The Nudist Camp in La Tuna Canyon
One of the first nudist camps in the U.S., dating back into the 1930s, had its home close to CV, just over the Verdugos in La Tuna Canyon. In 1934, pioneers in the phenomenon of social nudism, Hobart and Lura Glassey, established one of the first nudist camps in the U.S. in Orange County near Lake Elsinore. It was a business, with paying members having access to a private campground. They had quick success, particularly after a widely circulated movie about nudism was filmed there. In 1935, with Lura’s pregnancy they opted to move closer to medical facilities, and purchased land in Roscoe (now Sun Valley) for a new nudist camp.
The new facility, Fraternity Elysia, was located at 9804 La Tuna Canyon Road in a little canyon on the south side of the road. That small canyon today is the site of a newer housing development at the intersection of La Tuna Canyon and Morning Glow Road.
The camp was a hit, and this new nudist colony was once again the setting for a nudist movie, 1938’s “The Unashamed,” which enjoyed a wide theater showing. A famous member of Elysium Fraternity was Caltech seismologist and Pasadena resident Charles Richter, namesake of the Richter scale that we use to measure earthquakes. He and his wife were nudists and were members of Fraternity Elysia from its beginnings in 1935, the same year that the Richter scale became the standard measure of earthquake intensity.
Although the camp was wildly successful, tragedy seemed to follow Fraternity Elysia. Hobart Glassey died tragically at Elysia in 1938 in a fall that broke his neck. In 1939, actress Dawn Hope Noel, daughter of a famous film and stage actress Adele Blood committed suicide at Elysia. This supposed evidence of the corruption of mind caused by nudism caused a storm of negative publicity for the camp and for nudism in general.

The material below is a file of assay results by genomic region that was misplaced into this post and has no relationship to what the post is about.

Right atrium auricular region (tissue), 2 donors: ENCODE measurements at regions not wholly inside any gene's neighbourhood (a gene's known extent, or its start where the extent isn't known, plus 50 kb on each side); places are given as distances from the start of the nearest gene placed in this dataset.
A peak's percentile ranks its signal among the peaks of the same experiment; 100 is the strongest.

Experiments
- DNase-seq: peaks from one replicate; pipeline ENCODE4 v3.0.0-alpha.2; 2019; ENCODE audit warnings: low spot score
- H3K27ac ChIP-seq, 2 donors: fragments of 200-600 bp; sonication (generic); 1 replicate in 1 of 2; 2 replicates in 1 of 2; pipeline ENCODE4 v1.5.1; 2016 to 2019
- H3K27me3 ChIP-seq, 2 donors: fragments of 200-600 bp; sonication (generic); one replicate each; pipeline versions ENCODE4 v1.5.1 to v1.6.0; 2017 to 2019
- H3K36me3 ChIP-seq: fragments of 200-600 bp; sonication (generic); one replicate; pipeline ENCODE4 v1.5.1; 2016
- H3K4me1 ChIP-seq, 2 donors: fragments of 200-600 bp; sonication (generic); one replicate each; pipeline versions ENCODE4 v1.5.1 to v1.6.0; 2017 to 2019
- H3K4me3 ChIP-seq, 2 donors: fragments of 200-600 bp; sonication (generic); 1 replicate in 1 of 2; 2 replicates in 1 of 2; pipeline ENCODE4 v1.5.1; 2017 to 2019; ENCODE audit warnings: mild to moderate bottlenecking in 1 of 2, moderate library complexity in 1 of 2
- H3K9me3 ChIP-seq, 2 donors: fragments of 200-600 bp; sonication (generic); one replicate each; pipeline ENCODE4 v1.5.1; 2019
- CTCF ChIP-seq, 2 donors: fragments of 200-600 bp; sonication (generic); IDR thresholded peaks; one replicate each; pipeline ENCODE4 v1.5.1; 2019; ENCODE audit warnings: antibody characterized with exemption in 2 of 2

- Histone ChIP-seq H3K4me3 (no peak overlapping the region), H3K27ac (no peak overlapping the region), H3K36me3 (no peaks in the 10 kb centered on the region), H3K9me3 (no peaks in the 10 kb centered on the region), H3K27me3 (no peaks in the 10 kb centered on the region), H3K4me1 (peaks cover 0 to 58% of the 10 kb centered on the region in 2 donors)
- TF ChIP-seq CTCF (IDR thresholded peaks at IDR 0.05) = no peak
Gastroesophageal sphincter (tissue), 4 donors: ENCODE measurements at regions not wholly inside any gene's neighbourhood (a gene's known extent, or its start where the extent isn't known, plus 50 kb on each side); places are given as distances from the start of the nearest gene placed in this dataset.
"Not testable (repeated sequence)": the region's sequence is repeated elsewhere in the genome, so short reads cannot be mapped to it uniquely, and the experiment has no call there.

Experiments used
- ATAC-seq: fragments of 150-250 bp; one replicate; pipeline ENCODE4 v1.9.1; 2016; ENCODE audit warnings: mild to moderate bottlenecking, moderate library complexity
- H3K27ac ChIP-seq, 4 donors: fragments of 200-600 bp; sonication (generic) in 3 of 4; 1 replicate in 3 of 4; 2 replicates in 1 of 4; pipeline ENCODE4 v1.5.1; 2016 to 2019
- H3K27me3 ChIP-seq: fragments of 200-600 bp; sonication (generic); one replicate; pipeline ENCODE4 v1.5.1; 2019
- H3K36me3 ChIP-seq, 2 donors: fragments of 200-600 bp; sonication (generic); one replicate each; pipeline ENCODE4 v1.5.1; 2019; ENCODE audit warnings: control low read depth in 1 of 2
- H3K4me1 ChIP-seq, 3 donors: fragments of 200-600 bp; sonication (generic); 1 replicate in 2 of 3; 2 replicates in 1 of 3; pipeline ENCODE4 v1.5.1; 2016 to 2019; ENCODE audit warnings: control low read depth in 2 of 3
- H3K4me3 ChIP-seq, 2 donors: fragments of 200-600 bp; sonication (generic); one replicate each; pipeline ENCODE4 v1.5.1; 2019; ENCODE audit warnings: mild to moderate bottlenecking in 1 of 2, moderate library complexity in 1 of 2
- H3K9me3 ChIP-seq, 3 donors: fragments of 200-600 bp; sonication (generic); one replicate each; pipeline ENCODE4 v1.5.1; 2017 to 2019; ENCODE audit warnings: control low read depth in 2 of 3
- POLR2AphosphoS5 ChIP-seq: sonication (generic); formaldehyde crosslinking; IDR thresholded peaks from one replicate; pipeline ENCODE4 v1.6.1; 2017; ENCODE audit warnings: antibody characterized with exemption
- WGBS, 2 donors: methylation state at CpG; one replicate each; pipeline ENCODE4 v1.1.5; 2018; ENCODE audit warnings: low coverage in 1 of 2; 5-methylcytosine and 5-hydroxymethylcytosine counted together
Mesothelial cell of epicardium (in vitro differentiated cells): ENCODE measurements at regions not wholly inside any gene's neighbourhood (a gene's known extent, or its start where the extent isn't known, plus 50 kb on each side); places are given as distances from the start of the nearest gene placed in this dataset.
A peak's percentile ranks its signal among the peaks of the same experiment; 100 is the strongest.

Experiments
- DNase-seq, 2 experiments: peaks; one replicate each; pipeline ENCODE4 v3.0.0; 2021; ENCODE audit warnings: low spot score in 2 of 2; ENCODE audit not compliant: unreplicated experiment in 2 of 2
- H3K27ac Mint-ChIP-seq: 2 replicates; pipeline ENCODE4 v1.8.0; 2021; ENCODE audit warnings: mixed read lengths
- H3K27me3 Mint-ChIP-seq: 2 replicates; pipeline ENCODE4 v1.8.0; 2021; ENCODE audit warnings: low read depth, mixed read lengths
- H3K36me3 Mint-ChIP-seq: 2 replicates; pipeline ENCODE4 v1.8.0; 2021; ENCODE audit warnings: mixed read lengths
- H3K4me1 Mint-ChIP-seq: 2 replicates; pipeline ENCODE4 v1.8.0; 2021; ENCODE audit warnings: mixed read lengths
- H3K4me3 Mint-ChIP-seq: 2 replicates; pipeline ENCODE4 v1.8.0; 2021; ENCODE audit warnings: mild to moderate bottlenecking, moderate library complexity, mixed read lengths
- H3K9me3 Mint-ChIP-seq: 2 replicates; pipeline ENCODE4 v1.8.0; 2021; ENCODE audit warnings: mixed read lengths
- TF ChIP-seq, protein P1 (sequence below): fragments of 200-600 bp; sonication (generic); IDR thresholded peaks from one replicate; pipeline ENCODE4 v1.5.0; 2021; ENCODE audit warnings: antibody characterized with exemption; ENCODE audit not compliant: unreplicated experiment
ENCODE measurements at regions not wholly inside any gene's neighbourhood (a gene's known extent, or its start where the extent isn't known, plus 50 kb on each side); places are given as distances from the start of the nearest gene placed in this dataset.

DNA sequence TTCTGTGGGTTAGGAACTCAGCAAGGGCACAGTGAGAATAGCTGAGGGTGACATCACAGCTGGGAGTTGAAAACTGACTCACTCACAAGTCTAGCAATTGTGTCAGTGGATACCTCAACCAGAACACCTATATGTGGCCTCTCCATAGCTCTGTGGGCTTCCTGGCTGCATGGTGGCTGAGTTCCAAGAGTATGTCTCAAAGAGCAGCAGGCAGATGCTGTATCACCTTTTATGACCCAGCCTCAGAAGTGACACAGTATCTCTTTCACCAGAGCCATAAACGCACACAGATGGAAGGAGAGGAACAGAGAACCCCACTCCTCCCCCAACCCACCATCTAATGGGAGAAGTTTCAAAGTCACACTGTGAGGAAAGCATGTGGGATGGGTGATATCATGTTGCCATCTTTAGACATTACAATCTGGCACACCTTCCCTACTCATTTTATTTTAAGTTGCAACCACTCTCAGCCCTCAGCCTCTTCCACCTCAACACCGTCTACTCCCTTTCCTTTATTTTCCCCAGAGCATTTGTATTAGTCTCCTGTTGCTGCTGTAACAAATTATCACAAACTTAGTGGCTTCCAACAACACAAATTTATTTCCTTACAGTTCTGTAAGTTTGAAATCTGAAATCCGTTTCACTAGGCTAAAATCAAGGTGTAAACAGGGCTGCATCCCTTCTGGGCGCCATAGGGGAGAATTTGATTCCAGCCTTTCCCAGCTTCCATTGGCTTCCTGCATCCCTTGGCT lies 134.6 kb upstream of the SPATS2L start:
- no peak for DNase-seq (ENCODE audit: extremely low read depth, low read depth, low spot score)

By the ’40s, the local authorities decided Fraternity Elysia was a liability to the morals of Los Angeles and began a series of raids on the camp. The now widowed Lura Glassey was arrested numerous times before WWII on oddball charges such as “allowing men and women to mingle while nude.” The camp, which had no neighbors and thus no one to offend, was staked out by officers who would observe through binoculars. They even produced a two-minute film to show in court. The film was taken through a telephoto lens from surrounding hillsides, and showed men, women and children sunbathing nude and semi-nude around a swimming pool. The charges never amounted to more than fines and probation, and WWII gave the police more important things to do.
When the war ended, the LAPD could once more take a bead on Fraternity Elysia and the arrest that spelled the end of the camp took place in 1946. Two members of the Vice Squad, a male and female officer, posed as nudists and applied for membership to the nudist camp. On a tour of the camp they observed “a score of persons including two young girls and four boys” playing badminton, ping pong and sunbathing in the nude at the camp. When two more officers showed up, someone yelled, “The coppers are here!” and everyone quickly put their clothes back on. However Lura Glassey and her new business partner Henry Broening were arrested and charged with violating the city’s new anti-nudity ordinance. They were convicted in a jury trial and sentenced to several months in jail. Broening chose to serve his sentence and be done with it, but Lura Glassey appealed the verdict.
With the help of the ACLU, she appealed to the Supreme Court, arguing that “nudism is a social belief, and not legally limited unless there is a danger to society.” But in Glassey v. State, 1947: “The Supreme Court ruled that the appellants had not demonstrated that the ordinance unduly restricted personal liberties. The original decision stood.”
Lura Glassy went to jail, while the nudist camp in La Tuna Canyon closed and became an interesting side-note of our local lore.